What the Rabbi Said

The place where I work makes kosher bread and, when we need him, a Rabbi comes to certify that equipment and processes meet certain standards. One day the Rabbi and I were watching the story on CNN about Hamas rockets hitting Israel and impending war. I asked him what he thought about the news and he said that God had a message for Israel and the world. He said that it was not true that there has been fighting for thousands of years. He said there have been long periods of peace between Israel and her neighbors. He also had something to say about the Palestinians but at this point, my memory begins to fade. I think he would agree that long-term prospects for peace are hindered by because the Palestinians want more territory including Jerusalem and, ultimately, the destruction of Israel.

Although the situation seems impossible, the Rabbi did not give me the sense that he favored military action as a first choice. I think he would have preferred peace to conflict if possible. I did not have time to pursue his thoughts on God’s message for us so that will have to remain a mystery until we meet again, if ever. Most likely, his thoughts focused on bringing peace to our broken world.

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Dilemma

I started thinking about this post the day after I cast my ballot in the last election. 

The person I voted for in the presidential election didn’t win but I can’t say that I was jumping up and down thrilled with him either.  I didn’t know a thing about all the other people in the election so the only thing to do was vote for the party that seemed to fit best with my ideals.  The problem is that neither party really represents what I think is important.  The party platforms are different but they are also extremist in their own way.

The Republicans seem to have the edge with regard to conservative moral issues like  preserving traditional family values and they seem strong in supporting the constitution.  The down side is that their economic policies, a repackaged version of supply side economics, are designed to redistribute wealth to  big business and  wealthy individuals at the expense of the little guy.  They are likely to cut taxes but then throw old folks and people who legitimately need Medicaid under the bus to balance the budget. Increasing stockholder wealth is the goal and that can certainly add value to the little guy’s 401k but that benefit is only meaningful until the finance guys figure out that earnings can be increased by outsourcing the little guy’s job to some other little guys in India. Since I am a little guy, and most everyone else is too, that means I, and most other Americans, get the short end of the stick.  Voting Republican is like cutting your own throat.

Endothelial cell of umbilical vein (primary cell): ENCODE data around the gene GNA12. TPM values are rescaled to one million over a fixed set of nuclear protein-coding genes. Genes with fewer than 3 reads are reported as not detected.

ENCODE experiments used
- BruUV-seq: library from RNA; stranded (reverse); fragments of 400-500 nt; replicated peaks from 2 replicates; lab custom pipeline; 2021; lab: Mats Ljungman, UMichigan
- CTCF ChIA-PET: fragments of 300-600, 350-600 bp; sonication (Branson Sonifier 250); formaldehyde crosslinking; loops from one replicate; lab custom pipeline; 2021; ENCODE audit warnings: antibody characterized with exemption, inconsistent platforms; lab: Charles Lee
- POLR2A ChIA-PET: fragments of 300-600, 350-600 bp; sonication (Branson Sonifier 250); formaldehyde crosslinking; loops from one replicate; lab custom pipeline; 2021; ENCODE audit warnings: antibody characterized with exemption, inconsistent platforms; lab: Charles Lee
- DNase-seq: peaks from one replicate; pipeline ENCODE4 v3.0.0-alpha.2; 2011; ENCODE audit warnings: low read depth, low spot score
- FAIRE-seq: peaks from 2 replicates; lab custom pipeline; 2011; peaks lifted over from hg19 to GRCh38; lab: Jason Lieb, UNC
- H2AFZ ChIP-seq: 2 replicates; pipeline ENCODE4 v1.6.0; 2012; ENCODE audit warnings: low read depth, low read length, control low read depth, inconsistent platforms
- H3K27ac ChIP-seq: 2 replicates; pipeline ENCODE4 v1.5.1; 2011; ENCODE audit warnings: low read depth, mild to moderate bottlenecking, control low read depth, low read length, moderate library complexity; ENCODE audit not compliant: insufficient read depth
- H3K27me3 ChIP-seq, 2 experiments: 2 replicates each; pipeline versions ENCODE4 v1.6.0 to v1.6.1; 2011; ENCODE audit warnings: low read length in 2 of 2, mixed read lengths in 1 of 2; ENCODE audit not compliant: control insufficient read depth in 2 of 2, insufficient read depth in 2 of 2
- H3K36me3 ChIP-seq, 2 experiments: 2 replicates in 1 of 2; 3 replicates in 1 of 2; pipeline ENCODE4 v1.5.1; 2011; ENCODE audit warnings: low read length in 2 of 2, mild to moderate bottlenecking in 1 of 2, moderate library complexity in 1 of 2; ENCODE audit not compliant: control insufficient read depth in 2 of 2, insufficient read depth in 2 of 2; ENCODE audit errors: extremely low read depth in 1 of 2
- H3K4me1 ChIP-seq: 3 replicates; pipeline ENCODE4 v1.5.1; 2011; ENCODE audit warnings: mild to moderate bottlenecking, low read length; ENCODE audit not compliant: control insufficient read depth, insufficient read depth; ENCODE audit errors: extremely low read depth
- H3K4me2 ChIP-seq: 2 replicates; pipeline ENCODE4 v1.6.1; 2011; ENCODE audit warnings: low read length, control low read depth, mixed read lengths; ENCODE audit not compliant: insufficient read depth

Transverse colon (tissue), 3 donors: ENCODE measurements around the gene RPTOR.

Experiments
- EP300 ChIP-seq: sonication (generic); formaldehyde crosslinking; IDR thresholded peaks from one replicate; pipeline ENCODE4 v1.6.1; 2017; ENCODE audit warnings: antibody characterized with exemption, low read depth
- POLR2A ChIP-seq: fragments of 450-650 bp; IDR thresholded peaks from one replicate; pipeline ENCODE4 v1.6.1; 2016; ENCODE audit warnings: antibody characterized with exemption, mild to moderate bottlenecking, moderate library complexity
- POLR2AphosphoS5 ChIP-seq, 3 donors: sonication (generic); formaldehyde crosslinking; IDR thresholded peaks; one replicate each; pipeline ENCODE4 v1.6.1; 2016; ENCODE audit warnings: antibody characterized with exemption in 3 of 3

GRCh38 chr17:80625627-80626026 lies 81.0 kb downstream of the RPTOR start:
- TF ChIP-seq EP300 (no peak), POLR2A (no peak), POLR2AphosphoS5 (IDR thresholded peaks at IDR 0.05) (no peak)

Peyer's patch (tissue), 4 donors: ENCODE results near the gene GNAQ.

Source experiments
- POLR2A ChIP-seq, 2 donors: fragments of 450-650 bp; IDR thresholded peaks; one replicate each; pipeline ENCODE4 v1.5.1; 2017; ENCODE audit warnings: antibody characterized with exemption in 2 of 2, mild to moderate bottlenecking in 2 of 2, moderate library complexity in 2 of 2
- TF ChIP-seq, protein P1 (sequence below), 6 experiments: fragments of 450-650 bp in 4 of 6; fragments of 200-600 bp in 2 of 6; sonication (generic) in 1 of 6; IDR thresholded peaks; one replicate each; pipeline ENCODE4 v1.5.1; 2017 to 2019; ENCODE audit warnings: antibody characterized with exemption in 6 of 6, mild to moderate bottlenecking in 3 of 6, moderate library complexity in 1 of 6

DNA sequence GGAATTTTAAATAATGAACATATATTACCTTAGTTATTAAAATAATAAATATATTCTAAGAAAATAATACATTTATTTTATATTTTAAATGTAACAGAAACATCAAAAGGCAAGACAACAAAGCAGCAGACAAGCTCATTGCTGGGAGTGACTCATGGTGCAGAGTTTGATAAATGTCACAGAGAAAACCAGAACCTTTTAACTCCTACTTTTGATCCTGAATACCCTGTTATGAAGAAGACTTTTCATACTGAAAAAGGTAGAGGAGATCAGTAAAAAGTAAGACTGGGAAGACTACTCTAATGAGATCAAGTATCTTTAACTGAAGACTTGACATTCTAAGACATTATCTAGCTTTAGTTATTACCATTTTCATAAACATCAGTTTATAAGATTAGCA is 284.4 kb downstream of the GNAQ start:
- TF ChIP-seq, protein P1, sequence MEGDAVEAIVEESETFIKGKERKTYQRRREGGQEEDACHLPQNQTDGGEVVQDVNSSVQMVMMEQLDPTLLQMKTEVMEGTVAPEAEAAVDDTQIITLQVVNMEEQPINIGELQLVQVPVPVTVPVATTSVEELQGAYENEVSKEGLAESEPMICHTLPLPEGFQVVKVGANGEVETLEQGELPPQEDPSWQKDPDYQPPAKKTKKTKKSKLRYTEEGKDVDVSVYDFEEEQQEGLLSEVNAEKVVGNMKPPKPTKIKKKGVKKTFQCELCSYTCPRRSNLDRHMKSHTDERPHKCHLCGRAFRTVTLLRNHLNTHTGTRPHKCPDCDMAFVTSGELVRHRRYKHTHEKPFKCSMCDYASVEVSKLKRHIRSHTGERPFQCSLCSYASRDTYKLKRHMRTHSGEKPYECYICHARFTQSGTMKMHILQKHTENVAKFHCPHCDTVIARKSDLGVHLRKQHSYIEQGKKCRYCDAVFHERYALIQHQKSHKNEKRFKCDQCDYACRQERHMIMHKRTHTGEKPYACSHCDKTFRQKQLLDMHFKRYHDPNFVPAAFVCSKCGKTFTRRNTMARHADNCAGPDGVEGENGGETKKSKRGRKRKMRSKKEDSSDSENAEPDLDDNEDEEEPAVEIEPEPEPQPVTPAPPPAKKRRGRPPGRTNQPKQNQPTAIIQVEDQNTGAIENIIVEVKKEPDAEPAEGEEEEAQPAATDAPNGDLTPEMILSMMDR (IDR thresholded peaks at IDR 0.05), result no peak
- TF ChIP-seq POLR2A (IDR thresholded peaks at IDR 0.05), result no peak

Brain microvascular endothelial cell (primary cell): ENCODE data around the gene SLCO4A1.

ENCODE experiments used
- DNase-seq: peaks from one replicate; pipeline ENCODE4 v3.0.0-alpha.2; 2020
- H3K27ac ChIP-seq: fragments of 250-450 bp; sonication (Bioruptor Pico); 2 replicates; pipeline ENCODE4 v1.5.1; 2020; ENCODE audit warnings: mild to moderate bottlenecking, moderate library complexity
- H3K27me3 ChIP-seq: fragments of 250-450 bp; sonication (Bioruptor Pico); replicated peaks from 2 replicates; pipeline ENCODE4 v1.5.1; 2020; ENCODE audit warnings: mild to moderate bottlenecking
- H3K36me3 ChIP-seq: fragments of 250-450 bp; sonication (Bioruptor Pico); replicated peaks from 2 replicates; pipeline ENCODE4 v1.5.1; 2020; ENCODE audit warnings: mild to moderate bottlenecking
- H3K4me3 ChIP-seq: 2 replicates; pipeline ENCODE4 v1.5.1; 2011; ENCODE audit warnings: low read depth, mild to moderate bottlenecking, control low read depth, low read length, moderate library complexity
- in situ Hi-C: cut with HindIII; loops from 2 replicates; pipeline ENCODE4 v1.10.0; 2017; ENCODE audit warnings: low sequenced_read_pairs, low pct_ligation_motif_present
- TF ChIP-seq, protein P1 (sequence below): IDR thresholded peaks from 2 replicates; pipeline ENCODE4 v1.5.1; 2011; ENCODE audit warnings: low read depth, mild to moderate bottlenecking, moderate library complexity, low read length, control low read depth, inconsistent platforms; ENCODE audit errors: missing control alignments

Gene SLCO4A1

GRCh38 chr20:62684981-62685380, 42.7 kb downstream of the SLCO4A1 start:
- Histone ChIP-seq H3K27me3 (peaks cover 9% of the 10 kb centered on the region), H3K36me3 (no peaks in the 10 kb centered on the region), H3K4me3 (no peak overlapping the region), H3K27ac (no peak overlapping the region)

The Democrats are better at taking care of the little guy and they promote programs and tax policies that can make a difference for those in need.  The problem is that they don’t have a convincing plan to pay for these programs and they are likely to support laws that undermine the family, suppress fee speech, undermine the constitution, and generally promote collectivism at the expense of the individual.  On the international front they undermine Israel and hope that the Arab Spring will end with democratic societies throughout the Middle East.  I fear that the people of the middle East are just exchanging one form of oppression for another and U. S. diplomatic efforts and sanctions will probably not win their hearts.

I think Ayn Rand would be horrified at the power these collectivists have come into in our day.  But it would be a mistake to think that the battle today is between individualists and collectivists.  The Republicans are not individualists as much as they are economic oppressors disguised as champions of individual rights.  I work for a capitalist now and that is a refreshing change from my long history with governmental jobs and non profits.  Working conditions these days are nothing like those described by Upton Sinclair (The Jungle), nevertheless, I find a lot of truth the work of Marx and Engles.

Is there no one that can lead us along a reasoned middle path?

Note:  I watched an old Gary Cooper movie last week, The Fountainhead.  The parallels to current events are hard to miss.